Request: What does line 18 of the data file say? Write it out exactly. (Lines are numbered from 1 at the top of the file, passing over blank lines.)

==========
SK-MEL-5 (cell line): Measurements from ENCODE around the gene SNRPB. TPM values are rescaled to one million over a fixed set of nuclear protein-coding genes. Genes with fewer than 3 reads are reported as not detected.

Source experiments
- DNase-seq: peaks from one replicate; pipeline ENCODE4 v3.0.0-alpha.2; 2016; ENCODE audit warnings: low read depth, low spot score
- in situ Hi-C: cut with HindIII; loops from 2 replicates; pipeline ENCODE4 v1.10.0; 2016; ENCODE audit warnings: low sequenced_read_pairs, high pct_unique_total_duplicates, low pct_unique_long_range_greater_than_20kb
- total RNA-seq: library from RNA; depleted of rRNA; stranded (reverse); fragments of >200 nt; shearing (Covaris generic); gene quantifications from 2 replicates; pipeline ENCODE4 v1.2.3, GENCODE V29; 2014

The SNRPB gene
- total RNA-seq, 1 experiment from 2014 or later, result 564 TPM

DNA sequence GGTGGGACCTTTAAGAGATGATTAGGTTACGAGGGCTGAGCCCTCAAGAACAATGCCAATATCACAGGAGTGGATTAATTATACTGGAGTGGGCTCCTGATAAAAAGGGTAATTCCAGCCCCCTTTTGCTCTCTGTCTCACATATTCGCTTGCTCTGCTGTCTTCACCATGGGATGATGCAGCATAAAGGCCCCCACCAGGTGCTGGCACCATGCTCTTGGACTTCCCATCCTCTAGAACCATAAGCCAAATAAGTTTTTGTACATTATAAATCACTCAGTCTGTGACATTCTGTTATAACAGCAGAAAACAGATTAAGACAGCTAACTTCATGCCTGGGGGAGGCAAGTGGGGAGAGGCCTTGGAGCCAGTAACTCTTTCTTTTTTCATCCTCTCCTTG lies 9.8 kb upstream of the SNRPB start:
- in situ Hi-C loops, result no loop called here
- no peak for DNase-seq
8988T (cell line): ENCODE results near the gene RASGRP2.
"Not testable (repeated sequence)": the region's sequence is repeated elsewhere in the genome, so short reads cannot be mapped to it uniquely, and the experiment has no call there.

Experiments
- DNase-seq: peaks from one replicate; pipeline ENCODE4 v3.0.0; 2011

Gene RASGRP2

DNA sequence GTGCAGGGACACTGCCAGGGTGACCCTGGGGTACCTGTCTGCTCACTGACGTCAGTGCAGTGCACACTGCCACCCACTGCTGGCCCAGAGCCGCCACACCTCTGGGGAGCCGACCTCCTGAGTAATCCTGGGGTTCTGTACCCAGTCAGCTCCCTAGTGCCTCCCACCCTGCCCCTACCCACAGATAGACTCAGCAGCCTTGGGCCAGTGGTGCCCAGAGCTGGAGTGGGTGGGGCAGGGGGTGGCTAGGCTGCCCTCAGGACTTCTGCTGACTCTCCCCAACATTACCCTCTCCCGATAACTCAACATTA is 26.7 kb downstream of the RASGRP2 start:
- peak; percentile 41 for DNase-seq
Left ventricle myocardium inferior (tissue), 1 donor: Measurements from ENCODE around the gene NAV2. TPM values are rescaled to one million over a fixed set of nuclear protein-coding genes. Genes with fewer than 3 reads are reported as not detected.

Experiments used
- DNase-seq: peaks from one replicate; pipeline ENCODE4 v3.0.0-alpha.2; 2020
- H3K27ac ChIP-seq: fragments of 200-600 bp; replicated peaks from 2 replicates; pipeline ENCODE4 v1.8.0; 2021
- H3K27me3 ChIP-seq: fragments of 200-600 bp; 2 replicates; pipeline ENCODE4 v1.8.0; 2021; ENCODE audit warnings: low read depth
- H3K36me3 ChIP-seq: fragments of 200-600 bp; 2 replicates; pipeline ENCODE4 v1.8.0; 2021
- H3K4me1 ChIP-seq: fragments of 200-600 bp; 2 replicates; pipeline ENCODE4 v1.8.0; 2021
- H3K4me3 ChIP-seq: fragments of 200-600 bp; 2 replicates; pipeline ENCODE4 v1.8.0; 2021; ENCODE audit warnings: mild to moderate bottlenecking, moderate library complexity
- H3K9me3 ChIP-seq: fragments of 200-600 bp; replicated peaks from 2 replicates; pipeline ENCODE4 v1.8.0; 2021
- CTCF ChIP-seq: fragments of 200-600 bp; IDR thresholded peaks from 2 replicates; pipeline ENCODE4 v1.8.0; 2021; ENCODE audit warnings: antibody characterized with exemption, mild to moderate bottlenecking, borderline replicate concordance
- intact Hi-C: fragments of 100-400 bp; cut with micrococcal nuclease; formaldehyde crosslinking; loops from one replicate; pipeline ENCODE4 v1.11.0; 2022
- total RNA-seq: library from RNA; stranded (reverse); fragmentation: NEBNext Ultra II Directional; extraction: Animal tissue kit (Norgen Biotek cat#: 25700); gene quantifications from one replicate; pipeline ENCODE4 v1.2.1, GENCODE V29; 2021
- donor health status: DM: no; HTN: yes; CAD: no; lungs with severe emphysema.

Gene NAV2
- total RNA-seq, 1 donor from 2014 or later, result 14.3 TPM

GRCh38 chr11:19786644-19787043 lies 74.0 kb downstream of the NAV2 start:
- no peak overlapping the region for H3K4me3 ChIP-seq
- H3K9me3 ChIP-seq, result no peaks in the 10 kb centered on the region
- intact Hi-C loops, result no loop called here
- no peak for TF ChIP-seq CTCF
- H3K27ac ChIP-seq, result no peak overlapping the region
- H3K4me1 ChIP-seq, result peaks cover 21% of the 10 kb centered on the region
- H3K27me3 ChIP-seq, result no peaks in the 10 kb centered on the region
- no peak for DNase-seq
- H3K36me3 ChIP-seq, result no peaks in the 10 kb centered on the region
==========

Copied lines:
Left ventricle myocardium inferior (tissue), 1 donor: Measurements from ENCODE around the gene NAV2. TPM values are rescaled to one million over a fixed set of nuclear protein-coding genes. Genes with fewer than 3 reads are reported as not detected.